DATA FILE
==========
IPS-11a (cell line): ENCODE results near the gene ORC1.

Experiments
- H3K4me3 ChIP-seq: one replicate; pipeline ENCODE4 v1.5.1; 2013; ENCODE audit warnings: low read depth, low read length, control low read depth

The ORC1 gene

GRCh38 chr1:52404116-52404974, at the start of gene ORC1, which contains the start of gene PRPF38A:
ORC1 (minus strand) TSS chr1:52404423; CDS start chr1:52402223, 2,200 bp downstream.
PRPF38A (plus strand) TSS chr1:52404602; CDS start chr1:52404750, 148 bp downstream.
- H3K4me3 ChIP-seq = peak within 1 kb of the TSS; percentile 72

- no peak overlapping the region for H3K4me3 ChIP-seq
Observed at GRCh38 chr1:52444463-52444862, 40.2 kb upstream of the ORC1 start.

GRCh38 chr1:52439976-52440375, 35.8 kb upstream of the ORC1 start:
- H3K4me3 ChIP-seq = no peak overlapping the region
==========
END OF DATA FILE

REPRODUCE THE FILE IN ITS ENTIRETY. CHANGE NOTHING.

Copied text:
IPS-11a (cell line): ENCODE results near the gene ORC1.

Experiments
- H3K4me3 ChIP-seq: one replicate; pipeline ENCODE4 v1.5.1; 2013; ENCODE audit warnings: low read depth, low read length, control low read depth

The ORC1 gene

GRCh38 chr1:52404116-52404974, at the start of gene ORC1, which contains the start of gene PRPF38A:
ORC1 (minus strand) TSS chr1:52404423; CDS start chr1:52402223, 2,200 bp downstream.
PRPF38A (plus strand) TSS chr1:52404602; CDS start chr1:52404750, 148 bp downstream.
- H3K4me3 ChIP-seq = peak within 1 kb of the TSS; percentile 72

- no peak overlapping the region for H3K4me3 ChIP-seq
Observed at GRCh38 chr1:52444463-52444862, 40.2 kb upstream of the ORC1 start.

GRCh38 chr1:52439976-52440375, 35.8 kb upstream of the ORC1 start:
- H3K4me3 ChIP-seq = no peak overlapping the region